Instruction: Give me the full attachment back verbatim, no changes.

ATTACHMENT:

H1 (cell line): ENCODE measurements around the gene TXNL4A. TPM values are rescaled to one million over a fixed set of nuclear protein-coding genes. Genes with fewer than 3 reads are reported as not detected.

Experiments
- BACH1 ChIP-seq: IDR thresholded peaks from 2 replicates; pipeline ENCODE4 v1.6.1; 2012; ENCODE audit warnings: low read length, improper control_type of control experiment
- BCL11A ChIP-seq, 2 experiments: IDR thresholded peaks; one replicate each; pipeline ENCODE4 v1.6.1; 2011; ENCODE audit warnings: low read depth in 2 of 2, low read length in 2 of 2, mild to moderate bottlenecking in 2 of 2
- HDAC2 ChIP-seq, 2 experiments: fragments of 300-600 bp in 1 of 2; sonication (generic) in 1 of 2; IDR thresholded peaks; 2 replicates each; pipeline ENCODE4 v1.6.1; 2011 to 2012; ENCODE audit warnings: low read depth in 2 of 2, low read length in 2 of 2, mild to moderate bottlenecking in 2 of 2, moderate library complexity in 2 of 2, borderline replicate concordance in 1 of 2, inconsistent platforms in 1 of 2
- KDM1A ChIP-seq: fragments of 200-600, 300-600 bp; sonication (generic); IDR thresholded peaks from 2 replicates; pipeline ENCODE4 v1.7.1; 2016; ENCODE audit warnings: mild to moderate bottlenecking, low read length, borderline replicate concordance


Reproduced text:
H1 (cell line): ENCODE measurements around the gene TXNL4A. TPM values are rescaled to one million over a fixed set of nuclear protein-coding genes. Genes with fewer than 3 reads are reported as not detected.

Experiments
- BACH1 ChIP-seq: IDR thresholded peaks from 2 replicates; pipeline ENCODE4 v1.6.1; 2012; ENCODE audit warnings: low read length, improper control_type of control experiment
- BCL11A ChIP-seq, 2 experiments: IDR thresholded peaks; one replicate each; pipeline ENCODE4 v1.6.1; 2011; ENCODE audit warnings: low read depth in 2 of 2, low read length in 2 of 2, mild to moderate bottlenecking in 2 of 2
- HDAC2 ChIP-seq, 2 experiments: fragments of 300-600 bp in 1 of 2; sonication (generic) in 1 of 2; IDR thresholded peaks; 2 replicates each; pipeline ENCODE4 v1.6.1; 2011 to 2012; ENCODE audit warnings: low read depth in 2 of 2, low read length in 2 of 2, mild to moderate bottlenecking in 2 of 2, moderate library complexity in 2 of 2, borderline replicate concordance in 1 of 2, inconsistent platforms in 1 of 2
- KDM1A ChIP-seq: fragments of 200-600, 300-600 bp; sonication (generic); IDR thresholded peaks from 2 replicates; pipeline ENCODE4 v1.7.1; 2016; ENCODE audit warnings: mild to moderate bottlenecking, low read length, borderline replicate concordance